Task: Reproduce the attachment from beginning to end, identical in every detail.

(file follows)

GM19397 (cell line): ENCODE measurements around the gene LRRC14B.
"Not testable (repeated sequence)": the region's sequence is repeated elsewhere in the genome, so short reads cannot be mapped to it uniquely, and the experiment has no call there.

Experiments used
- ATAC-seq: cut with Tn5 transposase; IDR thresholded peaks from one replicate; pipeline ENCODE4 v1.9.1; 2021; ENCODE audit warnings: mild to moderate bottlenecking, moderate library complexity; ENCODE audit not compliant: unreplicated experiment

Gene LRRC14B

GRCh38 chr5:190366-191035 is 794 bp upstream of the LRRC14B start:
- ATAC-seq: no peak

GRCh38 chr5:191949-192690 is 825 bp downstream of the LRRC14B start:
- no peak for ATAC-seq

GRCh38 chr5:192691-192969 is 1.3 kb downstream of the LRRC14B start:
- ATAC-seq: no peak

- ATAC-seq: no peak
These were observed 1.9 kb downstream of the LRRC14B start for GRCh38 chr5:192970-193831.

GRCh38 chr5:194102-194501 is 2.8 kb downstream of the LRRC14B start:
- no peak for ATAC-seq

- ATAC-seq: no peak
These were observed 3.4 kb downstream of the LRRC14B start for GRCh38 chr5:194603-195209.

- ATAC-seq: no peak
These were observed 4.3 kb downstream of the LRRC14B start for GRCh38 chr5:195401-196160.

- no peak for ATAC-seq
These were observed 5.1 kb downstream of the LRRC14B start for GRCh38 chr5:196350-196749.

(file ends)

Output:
GM19397 (cell line): ENCODE measurements around the gene LRRC14B.
"Not testable (repeated sequence)": the region's sequence is repeated elsewhere in the genome, so short reads cannot be mapped to it uniquely, and the experiment has no call there.

Experiments used
- ATAC-seq: cut with Tn5 transposase; IDR thresholded peaks from one replicate; pipeline ENCODE4 v1.9.1; 2021; ENCODE audit warnings: mild to moderate bottlenecking, moderate library complexity; ENCODE audit not compliant: unreplicated experiment

Gene LRRC14B

GRCh38 chr5:190366-191035 is 794 bp upstream of the LRRC14B start:
- ATAC-seq: no peak

GRCh38 chr5:191949-192690 is 825 bp downstream of the LRRC14B start:
- no peak for ATAC-seq

GRCh38 chr5:192691-192969 is 1.3 kb downstream of the LRRC14B start:
- ATAC-seq: no peak

- ATAC-seq: no peak
These were observed 1.9 kb downstream of the LRRC14B start for GRCh38 chr5:192970-193831.

GRCh38 chr5:194102-194501 is 2.8 kb downstream of the LRRC14B start:
- no peak for ATAC-seq

- ATAC-seq: no peak
These were observed 3.4 kb downstream of the LRRC14B start for GRCh38 chr5:194603-195209.

- ATAC-seq: no peak
These were observed 4.3 kb downstream of the LRRC14B start for GRCh38 chr5:195401-196160.

- no peak for ATAC-seq
These were observed 5.1 kb downstream of the LRRC14B start for GRCh38 chr5:196350-196749.